2
7
Reply
gentrification movin on in

good to spruce up that hellhole area, only good thing is de mole. otherwise crap from Lennys Pizza to the cemetary.

18
8
Reply
SuperWittySmitty

Always with the mean and nasty comments. Why, what’s your point? This area is filled with decent people and normal businesses. Stay away if you don’t like it but your opinions are based on your own miserable existence and nothing else.

7
20
Reply
SG

Have you been to the new taco place a few stores down from de mole? It’s just as good. The church on the next block on 50th ave is nice.
But if it is such a hell hole you should be welcoming the gentrification.
Take a minute and rethink your argument.

Reply
bxgrl

At least it’s not going to be apartments for the affluent. Every time one of those goes up, there goes the neighborhood for the working class of which I am a proud member.

11
50
Reply
A.Bundy

i’m working class, and i have no problems living in an affluent area. oh, you mean renters. lolz my condolences to those that down own.

9
5
Reply

Leave a Comment
Reply to this Comment

All comments are subject to moderation before being posted.

This site is protected by reCAPTCHA and the Google Privacy Policy and Terms of Service apply.

Recent News

LaGuardia Community College receives federal funding to expand vocational training for the unemployed

LaGuardia Community College recently received more than $400,000 in federal funding to enhance and expand vocational training for underemployed New Yorkers in a city that is still working to recover from COVID-19 pandemic-induced job loss. The support was secured by U.S. Senators Charles Schumer and Kirsten Gillibrand, Congresswoman Nydia Velázquez and former Congresswoman Carolyn B. Maloney.

LaGuardia Community College President Kenneth Adams explained that the school lost nearly a quarter of its students at the height of the pandemic due to the economic effects of the lockdown on low-income Queens households.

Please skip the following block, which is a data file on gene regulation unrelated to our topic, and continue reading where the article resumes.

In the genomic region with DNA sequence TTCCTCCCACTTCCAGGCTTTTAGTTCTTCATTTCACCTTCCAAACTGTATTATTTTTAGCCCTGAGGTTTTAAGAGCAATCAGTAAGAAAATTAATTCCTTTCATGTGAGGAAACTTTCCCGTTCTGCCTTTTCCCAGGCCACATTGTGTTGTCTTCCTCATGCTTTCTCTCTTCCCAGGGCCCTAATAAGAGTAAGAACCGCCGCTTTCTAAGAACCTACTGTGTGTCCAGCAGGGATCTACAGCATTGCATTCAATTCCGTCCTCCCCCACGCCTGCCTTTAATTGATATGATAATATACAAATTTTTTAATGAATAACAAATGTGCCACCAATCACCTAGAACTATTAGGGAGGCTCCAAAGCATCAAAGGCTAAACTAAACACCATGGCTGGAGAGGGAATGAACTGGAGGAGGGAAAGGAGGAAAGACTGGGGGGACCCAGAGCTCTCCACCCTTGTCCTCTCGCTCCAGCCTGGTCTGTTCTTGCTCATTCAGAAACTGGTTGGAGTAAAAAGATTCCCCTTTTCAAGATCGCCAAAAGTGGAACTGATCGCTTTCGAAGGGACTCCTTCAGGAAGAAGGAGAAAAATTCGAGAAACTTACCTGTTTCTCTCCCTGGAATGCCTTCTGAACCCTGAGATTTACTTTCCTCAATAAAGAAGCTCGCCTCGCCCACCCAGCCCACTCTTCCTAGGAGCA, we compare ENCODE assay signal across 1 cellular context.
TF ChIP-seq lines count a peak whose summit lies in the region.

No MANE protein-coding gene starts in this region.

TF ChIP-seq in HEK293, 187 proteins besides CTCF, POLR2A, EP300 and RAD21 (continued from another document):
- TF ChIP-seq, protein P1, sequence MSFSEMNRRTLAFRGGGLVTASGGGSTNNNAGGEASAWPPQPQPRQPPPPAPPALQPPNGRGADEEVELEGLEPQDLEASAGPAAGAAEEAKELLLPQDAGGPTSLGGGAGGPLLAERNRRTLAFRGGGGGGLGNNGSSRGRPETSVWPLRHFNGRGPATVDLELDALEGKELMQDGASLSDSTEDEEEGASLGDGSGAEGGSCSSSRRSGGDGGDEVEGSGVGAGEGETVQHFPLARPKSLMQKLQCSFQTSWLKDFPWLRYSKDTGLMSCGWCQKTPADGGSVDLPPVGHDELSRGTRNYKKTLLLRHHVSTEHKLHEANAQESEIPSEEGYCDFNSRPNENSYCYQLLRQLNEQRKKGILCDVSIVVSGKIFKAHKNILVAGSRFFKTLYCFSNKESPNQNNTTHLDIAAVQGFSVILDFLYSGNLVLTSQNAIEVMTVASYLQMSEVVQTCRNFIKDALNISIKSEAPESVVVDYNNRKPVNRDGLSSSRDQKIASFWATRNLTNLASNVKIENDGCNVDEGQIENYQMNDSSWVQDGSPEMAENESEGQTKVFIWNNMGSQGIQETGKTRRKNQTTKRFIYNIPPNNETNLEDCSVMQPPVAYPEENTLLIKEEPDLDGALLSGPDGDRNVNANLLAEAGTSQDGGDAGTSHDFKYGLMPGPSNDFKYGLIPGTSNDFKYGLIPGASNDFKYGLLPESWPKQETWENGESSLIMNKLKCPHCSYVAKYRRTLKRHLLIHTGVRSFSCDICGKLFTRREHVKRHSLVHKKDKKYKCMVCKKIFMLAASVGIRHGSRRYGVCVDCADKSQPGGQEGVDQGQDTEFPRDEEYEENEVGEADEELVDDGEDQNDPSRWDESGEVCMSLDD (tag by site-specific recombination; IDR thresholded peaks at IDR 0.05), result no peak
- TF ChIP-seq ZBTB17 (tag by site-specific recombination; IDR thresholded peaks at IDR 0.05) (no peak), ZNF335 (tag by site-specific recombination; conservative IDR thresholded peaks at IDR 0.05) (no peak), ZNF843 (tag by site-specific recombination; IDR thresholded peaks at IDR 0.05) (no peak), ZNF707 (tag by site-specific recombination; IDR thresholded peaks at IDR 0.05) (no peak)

BP launches new advisory panel for youth to become civically engaged in the future of Queens

In an effort to get more young people involved in civics, Queens Borough President Donovan Richards has created a new advisory panel known as the Youth and Young Adult Council to introduce the “youngest and fiercest” community advocates to both community service and organization.

Members of the advisory body will advocate concerns through means of community engagement by participating in one of two cohorts. The first will be made up of high school representatives between the ages of 13 and 17, while the second cohort will be comprised of young adults between the ages of 18 and 25.

Raga sworn in as first-ever Filipino American elected to the state Legislature

More than 300 community members attended the historic inauguration of Assemblyman Steven Raga as the first Filipino American elected to office in New York state.

Many who attended the swearing-in event at the Queens Museum in Flushing Meadows Corona Park wore traditional and cultural attire to the event at the building that once housed the General Assembly of the newly formed United Nations from 1946-50 until its current home in Manhattan became available for the world body.